To evaluate the potential role of PHF6 mutation in leukemia-initiating events, we generated Phf6 knockout (Vav1-Cre;Phf6fl/y) and wild-type (Phf6fl/y) mice. We sorted Lin− cells from BM of Vav1-Cre;Phf6fl/y or Phf6fl/y male mice and transfected with JAK3M511I-GFP virus. Equal number of GFP+ cells were transplanted into male recipients to establish Vav1-Cre;Phf6fl/y + JAK3M511I (presented as VC Phf6 + JAK3M511I) and Phf6fl/y + JAK3M511I (as Phf6 WT + JAK3M511I) mouse lines (Figs. 2A and S1B) [8, 12]. While all mice succumbed to leukemia, the survival time of VC Phf6 + JAK3M511I mice was significantly shorter than Phf6 WT + JAK3M511I mice (Fig. 2B). The percentage of GFP+ leukemia cells was higher in the peripheral blood (PB) of VC Phf6 + JAK3M511I mice than Phf6 WT + JAK3M511I mice (Figs. 2C and S1C). Although GFP+ leukemia cells in the two groups were mainly CD3+ or CD8+, the percentages of myeloid and B cells were significantly increased in the PB of VC Phf6 + JAK3M511I mice when compared with Phf6 WT + JAK3M511I mice (Fig. S1D, E). The VC Phf6 + JAK3M511I mice showed more aggressive leukemia phenotypes than Phf6 WT + JAK3M511I mice, including higher white blood cells (WBCs), neutrophils (Neu), and lymphocytes (Lym) in PB (Figs. 2D, E and S1F). The weights of spleen, liver, and thymus were slightly increased in VC Phf6 + JAK3M511I mice when compared with Phf6 WT + JAK3M511I mice (Fig. S1G–J). The percentage of GFP+ leukemia cells and the degree of extramedullary infiltration in spleen, liver, lung, and brain, were increased in VC Phf6 + JAK3M511I mice than Phf6 WT + JAK3M511I mice, (Fig. 2F, G). These results demonstrated that Phf6 deficiency accelerated the initiation of JAK3M511I hematopoietic progenitor cell transformation.
To further investigate the role of Phf6 deletion in the transformation of hematopoietic progenitors with JAK3 mutations, we quantified the biological characteristics of VC Phf6 + JAK3M511I cells in BM with various surface markers. The percentage of GFP+ cells was higher in BM of VC Phf6 + JAK3M511I mice (44.1%) than the Phf6 WT + JAK3M511I mice (7.8%) (Fig. 2H, I). The percentages of myeloid and B cells in the BM of VC Phf6 + JAK3M511I mice were 20.9% and 25.7% respectively, and were higher than the controls (Fig. 2I, J). Wright–Giemsa staining revealed the development of a complex hematolymphoid neoplasm characterized by the coexistence of different populations of atypical cells displaying both lymphoid and myeloid differentiation in VC Phf6 + JAK3M511I mice when compared to the controls (Fig. 2K). These results suggested that Phf6 deficiency induced the polyclonal expansion of JAK3M511I hematopoietic progenitors.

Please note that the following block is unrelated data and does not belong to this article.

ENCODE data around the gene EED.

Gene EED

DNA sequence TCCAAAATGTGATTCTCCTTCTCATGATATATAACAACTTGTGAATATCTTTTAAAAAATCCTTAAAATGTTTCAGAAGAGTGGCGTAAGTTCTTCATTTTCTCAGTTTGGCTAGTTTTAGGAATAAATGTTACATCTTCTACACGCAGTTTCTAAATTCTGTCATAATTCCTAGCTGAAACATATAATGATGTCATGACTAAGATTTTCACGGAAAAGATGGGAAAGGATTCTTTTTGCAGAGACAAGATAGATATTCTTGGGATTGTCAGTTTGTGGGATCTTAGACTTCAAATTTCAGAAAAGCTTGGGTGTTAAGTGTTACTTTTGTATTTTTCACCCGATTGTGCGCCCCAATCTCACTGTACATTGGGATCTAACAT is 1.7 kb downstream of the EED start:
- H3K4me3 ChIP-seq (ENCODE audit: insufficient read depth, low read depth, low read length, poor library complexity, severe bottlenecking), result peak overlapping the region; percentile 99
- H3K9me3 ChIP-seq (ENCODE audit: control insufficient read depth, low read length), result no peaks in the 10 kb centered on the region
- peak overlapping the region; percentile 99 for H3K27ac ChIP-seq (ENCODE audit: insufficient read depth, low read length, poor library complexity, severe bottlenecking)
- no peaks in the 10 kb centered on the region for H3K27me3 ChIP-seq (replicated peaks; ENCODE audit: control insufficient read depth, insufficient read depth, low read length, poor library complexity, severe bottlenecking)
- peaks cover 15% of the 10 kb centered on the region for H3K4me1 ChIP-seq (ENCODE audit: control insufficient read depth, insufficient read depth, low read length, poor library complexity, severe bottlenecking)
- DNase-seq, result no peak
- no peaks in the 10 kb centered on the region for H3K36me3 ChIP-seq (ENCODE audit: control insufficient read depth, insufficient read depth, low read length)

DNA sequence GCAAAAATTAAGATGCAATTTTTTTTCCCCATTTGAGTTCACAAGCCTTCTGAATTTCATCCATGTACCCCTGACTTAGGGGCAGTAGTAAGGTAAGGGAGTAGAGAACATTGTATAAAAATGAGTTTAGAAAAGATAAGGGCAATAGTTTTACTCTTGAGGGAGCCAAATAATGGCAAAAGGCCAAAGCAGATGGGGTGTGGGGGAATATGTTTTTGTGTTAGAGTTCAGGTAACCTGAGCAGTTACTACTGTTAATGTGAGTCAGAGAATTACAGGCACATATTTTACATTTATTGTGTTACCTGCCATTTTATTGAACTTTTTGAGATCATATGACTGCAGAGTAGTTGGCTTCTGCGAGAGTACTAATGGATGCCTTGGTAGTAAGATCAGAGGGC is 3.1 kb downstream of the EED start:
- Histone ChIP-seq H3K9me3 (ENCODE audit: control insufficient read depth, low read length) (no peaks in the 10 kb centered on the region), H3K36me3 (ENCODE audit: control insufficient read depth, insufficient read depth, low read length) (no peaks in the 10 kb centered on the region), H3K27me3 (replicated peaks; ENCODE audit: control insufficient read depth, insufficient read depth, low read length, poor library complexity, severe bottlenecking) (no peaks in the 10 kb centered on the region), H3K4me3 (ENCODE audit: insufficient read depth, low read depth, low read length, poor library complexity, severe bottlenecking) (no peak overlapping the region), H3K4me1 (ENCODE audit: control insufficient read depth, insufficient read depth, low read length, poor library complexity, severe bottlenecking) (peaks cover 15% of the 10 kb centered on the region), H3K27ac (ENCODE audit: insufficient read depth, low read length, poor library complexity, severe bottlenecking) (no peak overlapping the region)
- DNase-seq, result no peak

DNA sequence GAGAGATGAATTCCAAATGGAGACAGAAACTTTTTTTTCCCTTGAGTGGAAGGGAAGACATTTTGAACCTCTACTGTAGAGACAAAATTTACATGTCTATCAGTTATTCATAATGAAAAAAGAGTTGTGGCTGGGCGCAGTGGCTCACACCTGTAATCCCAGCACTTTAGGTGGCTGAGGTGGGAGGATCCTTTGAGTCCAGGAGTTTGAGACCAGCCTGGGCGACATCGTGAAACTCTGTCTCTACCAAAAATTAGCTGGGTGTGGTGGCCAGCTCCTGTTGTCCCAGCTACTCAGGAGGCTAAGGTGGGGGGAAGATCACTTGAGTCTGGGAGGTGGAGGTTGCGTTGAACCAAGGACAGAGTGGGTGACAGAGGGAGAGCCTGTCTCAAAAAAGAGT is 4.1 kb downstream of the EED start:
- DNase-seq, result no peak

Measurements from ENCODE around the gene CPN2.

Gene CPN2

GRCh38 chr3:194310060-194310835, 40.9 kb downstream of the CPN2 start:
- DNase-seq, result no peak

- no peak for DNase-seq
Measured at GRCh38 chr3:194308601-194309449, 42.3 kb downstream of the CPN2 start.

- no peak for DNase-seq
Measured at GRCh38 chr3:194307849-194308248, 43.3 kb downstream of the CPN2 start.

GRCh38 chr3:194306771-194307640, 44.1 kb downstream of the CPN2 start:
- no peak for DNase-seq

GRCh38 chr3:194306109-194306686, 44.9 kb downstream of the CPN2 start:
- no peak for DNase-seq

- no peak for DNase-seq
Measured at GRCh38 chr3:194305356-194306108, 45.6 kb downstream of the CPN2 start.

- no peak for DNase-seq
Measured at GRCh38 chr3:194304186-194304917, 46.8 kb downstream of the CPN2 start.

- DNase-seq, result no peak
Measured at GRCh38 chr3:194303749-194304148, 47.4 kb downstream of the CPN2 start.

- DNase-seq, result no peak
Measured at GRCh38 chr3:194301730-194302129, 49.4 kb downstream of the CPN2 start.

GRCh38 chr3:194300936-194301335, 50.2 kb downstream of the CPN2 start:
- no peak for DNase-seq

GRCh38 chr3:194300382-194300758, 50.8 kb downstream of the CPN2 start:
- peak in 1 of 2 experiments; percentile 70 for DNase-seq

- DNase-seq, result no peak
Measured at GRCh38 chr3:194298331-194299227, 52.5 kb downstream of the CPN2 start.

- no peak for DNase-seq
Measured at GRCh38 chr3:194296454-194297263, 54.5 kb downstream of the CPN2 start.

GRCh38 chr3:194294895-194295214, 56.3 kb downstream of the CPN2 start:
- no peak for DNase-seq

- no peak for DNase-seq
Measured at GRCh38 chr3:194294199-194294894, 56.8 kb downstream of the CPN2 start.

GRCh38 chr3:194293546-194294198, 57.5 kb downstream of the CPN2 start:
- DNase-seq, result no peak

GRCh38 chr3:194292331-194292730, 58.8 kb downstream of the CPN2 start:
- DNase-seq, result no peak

Phf6 deletion promotes JAK3 M511I-induced T-ALL progression
Since JAK3 mutations could act as “driver” mutations in leukemia patients, we investigated whether PHF6 mutations act as subsequent events to promote JAK3M511I-induced leukemia development by generating Mx1-Cre;Phf6fl/y (MC Phf6fl/y) and Mx1-Cre;Phf6+/y (MC) mice, and constructed MC Phf6fl/y + JAK3M511I and MC + JAK3M511I mice (Fig. 3A). MC Phf6fl/y or MC Lin− cells were transfected with retrovirus containing JAK3M511I/GFP ex vivo, and equal number of GFP+ cells were injected into lethally irradiated mice. pIpC was injected at 3 weeks post-transplantation to delete Phf6 when CD3+ cells in GFP+ cells were above 70% in JAK3M511I-induced T-cell leukemia (Fig. 3A, B). Phf6 deletion was confirmed by western blotting of BM cells from MC Phf6fl/y + JAK3M511I and MC + JAK3M511I mice treated with pIpC (presented as MC Phf6 KO + JAK3M511I or MC Phf6 WT + JAK3M511I) (Fig. 3C). We sorted GFP+ cells from BM of MC Phf6 WT + JAK3M511I and MC Phf6 KO + JAK3M511I mice, and performed Wright–Giemsa staining to discern the morphological characteristics of GFP+ cells. We found that most of the GFP+ cells in BM of the two mouse groups were abnormal lymphocytes with larger cell size, irregular nuclear contours, and prominent nucleoli (Fig. S1K). Interestingly, both MC Phf6 WT + JAK3M511I and MC Phf6 KO + JAK3M511I mice developed CD8+ T-ALL without myeloid expansion (Fig. 3D, E). Furthermore, the percentages of GFP+ cells in PB, BM, spleen, liver, and thymus were higher in MC Phf6 KO + JAK3M511I than in MC Phf6 WT + JAK3M511I mice (Fig. 3F, G). The WBC and lymphocyte counts were also increased, while the platelet count was decreased in the PB of MC Phf6 KO + JAK3M511I mice (Fig. 3H). The weights of spleens and livers of MC Phf6 KO + JAK3M511I were much higher than MC Phf6 WT + JAK3M511I mice (Fig. 3I). Importantly, the survival time of MC Phf6 KO + JAK3M511I mice was significantly shorter than MC Phf6 WT + JAK3M511I mice (Fig. 3J). These data indicated that Phf6 mutation acquired after JAK/STAT mutation could promote JAK3M511I-induced T-ALL progression.
Phf6 deficiency increases the activity of leukemia-initiating cells in T-ALL